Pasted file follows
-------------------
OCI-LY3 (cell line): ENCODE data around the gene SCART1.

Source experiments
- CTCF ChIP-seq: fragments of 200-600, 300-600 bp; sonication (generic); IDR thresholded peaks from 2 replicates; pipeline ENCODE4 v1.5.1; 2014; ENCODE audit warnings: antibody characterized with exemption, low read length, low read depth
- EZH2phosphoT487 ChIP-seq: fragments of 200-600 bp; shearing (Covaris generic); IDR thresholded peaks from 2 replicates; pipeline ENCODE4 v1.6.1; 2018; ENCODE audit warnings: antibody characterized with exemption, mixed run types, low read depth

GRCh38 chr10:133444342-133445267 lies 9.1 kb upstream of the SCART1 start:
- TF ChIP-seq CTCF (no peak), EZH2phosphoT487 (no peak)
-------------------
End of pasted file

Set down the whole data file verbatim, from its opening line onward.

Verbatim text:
OCI-LY3 (cell line): ENCODE data around the gene SCART1.

Source experiments
- CTCF ChIP-seq: fragments of 200-600, 300-600 bp; sonication (generic); IDR thresholded peaks from 2 replicates; pipeline ENCODE4 v1.5.1; 2014; ENCODE audit warnings: antibody characterized with exemption, low read length, low read depth
- EZH2phosphoT487 ChIP-seq: fragments of 200-600 bp; shearing (Covaris generic); IDR thresholded peaks from 2 replicates; pipeline ENCODE4 v1.6.1; 2018; ENCODE audit warnings: antibody characterized with exemption, mixed run types, low read depth

GRCh38 chr10:133444342-133445267 lies 9.1 kb upstream of the SCART1 start:
- TF ChIP-seq CTCF (no peak), EZH2phosphoT487 (no peak)